Ian Livengood’s New York Times crossword — pannonica’s review
Wow! Or, more appropriately, Oh!
This was a peach of a crossword, so lively and smooth, and most critical for an early-weeker, interesting! Running through this puzzle was like having a conversation, with perceptible trends, comments echoing off each other, and discernible wit. And without the sort of things that can drag a puzzle into a murk, like heavy-handed cross-references, answers that don’t ring true, or too a high a CAP Quotient™ (crosswordese, abbrevs., partials).
The theme inandofitself is not particularly amazing—interjectory phrases starting with the word OH, each clued with a terse quotation—but the casual feel of the phrases outweighs the onus of seeing the word OH five times in the grid. It’s the ballast fill that makes this puzzle a winner. More on that later, first the rohll call:
- 16a. [“Incidentally …”] OH BY THE WAY. Oh by the way, this exact entry was part 6 of the stepquote announcement in yesterday’s Hex puzzle.
- 38a. [“Holy cow!”] OH MY GOD.
- 61a. [“Never mind”] OH FORGET IT.
- 10d. [“Let’s be serious here …”] OH COME ON. Let’s be serious here, a theme consisting of answers like this would be hard-pressed to come across as stale.
- 32d. [“You’ve gotta be joking!”] OH BROTHER.
- Interesting fill like RAY-BANS, SLIM JIM, full name YO-YO MA, bits with currency such as TASE, PERP, THE HELP.
- Non-cross-references: 18a [Performs in a play] ACTS, 49d [Performing in a play, say] ON STAGE; and better yet, 30a [Pairs] DUOS and 44a [Pairs] TWOS—they’re a symmetrical pair! I wonder if it was intentional that the clue for 45a ERRORS (which can be clued so many ways) is [Goofs], which sonically echoes the answer for 51d [Large fishing hooks] GAFFS (not to mention its homophone, gaffe). I believe it was, which indicates conscientious constructing and/or editing.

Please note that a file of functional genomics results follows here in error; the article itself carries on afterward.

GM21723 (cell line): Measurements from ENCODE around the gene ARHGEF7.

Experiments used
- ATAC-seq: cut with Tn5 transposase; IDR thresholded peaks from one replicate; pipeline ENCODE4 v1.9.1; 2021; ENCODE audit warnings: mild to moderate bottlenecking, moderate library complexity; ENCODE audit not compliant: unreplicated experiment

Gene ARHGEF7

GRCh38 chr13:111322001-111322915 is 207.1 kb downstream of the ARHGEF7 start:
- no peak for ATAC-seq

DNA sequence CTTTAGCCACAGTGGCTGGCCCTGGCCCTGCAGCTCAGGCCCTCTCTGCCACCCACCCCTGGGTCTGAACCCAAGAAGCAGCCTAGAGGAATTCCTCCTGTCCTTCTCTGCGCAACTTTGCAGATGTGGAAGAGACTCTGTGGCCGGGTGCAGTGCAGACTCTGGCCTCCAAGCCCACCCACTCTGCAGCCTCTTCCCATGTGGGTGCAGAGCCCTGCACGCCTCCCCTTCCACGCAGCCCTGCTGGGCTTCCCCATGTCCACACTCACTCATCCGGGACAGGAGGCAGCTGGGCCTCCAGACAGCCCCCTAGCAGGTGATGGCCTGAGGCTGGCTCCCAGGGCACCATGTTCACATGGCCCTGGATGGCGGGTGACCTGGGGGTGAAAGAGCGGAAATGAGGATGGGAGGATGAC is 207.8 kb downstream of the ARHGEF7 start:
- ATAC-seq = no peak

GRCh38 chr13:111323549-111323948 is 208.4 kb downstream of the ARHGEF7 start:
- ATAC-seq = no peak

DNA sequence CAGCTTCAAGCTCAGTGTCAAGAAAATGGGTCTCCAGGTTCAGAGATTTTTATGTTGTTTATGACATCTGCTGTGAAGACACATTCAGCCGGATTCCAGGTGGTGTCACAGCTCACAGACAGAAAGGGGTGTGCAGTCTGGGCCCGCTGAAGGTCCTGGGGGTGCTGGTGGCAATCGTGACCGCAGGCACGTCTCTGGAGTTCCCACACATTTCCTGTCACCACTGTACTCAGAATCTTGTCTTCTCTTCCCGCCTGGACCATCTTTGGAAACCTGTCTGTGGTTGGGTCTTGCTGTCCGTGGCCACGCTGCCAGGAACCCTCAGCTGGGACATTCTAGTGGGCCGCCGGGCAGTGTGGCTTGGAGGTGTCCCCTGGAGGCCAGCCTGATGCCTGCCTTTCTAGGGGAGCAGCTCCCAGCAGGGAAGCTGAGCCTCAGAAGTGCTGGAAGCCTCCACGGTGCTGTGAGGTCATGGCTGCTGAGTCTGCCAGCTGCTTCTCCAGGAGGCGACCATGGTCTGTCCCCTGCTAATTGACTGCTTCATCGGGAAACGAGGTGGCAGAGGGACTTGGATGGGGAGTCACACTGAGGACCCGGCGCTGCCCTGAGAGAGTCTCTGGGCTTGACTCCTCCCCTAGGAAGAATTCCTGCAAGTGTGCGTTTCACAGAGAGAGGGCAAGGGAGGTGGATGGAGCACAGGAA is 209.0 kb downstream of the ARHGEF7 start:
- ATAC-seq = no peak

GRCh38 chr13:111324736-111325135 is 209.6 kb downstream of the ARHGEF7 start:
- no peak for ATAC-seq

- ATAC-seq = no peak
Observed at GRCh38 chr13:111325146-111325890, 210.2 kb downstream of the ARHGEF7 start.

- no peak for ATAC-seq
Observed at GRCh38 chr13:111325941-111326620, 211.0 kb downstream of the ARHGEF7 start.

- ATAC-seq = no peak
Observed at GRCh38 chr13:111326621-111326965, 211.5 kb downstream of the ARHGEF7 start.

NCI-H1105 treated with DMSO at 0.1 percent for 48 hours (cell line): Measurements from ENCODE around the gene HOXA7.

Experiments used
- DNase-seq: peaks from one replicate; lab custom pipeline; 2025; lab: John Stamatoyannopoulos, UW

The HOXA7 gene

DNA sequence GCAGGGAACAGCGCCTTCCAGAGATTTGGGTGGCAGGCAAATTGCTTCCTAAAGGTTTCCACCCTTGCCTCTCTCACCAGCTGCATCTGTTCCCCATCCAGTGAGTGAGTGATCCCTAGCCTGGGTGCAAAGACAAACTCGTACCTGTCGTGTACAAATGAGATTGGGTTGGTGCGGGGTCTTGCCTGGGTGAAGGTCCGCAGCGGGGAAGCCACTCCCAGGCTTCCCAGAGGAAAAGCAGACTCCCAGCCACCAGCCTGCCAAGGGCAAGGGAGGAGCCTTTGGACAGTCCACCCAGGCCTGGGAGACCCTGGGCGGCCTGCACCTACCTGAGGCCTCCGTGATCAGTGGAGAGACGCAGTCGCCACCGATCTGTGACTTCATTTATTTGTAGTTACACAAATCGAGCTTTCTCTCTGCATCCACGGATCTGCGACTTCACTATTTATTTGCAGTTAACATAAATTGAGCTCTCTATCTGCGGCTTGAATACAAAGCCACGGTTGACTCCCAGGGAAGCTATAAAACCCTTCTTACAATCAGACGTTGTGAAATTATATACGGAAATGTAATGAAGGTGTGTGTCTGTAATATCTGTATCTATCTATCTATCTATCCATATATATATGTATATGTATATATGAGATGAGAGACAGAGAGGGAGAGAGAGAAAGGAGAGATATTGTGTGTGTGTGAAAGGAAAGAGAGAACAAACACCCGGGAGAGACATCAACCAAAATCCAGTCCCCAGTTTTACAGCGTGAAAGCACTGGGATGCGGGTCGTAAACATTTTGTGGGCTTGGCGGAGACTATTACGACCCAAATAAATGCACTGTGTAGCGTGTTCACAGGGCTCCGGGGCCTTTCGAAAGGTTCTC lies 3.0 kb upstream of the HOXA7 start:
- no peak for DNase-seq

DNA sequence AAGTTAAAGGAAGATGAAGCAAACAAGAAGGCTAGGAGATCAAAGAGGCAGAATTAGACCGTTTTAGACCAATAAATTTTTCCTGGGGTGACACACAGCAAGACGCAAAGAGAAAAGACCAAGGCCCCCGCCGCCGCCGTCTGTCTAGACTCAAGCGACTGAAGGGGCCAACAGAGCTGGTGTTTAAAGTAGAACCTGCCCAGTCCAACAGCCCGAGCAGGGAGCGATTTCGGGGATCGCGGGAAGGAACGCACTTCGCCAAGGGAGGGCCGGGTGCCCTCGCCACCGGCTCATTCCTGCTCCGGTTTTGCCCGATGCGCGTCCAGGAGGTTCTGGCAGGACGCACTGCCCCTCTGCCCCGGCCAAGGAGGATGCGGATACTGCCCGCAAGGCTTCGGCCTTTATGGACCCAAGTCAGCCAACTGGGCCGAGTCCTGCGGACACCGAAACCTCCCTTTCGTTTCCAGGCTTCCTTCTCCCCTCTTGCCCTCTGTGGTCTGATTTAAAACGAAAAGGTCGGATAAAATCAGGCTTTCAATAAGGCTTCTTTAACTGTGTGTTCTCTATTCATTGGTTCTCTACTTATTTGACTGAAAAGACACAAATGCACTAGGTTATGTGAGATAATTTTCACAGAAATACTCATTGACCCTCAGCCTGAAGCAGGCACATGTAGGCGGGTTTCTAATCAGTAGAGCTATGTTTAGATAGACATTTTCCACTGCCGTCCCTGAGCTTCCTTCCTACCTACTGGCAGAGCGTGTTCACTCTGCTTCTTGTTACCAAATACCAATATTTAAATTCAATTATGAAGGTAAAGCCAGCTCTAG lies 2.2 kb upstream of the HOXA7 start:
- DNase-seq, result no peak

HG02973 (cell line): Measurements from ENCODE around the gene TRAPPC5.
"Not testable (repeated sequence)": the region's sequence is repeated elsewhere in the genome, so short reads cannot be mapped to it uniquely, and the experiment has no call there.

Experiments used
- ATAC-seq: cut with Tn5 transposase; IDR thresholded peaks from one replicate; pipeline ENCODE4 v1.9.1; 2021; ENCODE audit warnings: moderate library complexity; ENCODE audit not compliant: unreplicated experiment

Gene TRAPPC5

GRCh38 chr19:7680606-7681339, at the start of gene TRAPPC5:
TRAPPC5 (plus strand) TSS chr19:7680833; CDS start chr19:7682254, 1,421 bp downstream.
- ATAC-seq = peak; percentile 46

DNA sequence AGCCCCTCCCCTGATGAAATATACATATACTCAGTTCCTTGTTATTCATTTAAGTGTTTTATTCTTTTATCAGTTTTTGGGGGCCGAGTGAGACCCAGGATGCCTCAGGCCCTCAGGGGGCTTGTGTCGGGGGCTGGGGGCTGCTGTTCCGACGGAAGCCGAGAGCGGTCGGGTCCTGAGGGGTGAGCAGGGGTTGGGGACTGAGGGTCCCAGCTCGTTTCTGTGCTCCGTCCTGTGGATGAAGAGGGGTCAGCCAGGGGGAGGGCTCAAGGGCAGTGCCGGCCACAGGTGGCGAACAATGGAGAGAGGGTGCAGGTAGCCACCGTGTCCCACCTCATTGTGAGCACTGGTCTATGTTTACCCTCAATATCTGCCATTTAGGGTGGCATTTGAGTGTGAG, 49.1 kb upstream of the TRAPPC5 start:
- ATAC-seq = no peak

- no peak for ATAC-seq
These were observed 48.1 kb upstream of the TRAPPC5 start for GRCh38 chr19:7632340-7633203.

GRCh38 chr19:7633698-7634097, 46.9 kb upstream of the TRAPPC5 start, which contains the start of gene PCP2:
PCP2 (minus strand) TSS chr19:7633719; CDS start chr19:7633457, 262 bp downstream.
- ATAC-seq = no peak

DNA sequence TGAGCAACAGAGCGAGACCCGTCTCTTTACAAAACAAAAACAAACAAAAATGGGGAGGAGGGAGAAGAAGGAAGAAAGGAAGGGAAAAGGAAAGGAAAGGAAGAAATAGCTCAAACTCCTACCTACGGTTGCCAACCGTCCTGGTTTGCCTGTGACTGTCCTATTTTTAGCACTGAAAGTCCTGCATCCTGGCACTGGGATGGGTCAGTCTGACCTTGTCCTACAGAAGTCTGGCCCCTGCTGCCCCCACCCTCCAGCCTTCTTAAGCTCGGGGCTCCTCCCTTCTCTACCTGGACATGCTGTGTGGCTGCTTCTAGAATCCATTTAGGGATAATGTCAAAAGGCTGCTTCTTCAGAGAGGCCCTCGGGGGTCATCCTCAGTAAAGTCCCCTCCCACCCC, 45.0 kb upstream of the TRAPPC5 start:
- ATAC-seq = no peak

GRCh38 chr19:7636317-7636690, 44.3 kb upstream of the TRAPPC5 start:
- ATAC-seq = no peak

- Some slightly challenging fill, to help keep it interesting: AVILA, a [Walled city in Spain]. DENNY clued (to me) obscurely and lengthily as [1968 A.L. M.V.P. and Cy Young winner ___ McLain] rather than something like [Musician ___ Laine ] or (yuck) [Breakfast chain namesake]. And some newer solvers might be unfamiliar with the Biblical CANA or figure skating’s LUTZ.
- Icing on the cake: the last across answer is [Rear end] PRAT. Nice touch.
All told, an excellent puzzle and what Monday offerings should aspire to.
Jeff Chen’s Los Angeles Times crossword – Jeffrey’s review
Happy Victoria Day from Victoria, B.C. Don’t miss the parade! And congratulations to today’s constructor, Jeff Chen, who got married this past weekend.
Theme: The trouble with electricity
- 20A. [Add a little gin to a party drink, say] – SPIKE THE PUNCH
- 25A. [Game requiring full 25-square coverage to win] – BLACKOUT BINGO
- 46A. [Efficient, wordwise] – SHORT AND SWEET
- 52A. [Front page staple, and, in a way, what 20-, 25- and 46-Across begin with] – CURRENT EVENTS
Quite shocking for a Monday.
- 9A. [Salami and turkey jerky, e.g.] – MEATS
- 14A. [Steak and hamburger, e.g.] – BEEF
- 58A. [Salami type] – GENOA. Today’s puzzle is not for vegetarians.
- 32A. [“Smoke Gets in Your Eyes” composer Jerome] – KERN
- 50A. [Minnesota’s “crazy” state bird] – LOON. So crazy it is on the Canadian dollar coin.
- 64A. [It may lose its mate in the laundry] – SOCK. My theory is that dryer lint is composed of odd socks.
- 5D. [Tight game] – SQUEAKER. Fun to say.
- 54D. [Ellington/Strayhorn’s “Take __ Train“] – THE A
- 59A.[“Dang it!”] – OH NO! – R.I.P. Robin Gibb
Randolph Ross’s CrosSynergy/Washington Post crossword, “O Captain! My Captain!” – Sam Donaldson’s review
Here’s a puzzle to Marvel over–it features five common terms that begin with the surname of a famous Captain. Call me a Caveman but I really enjoyed it. Let’s start with the theme entries: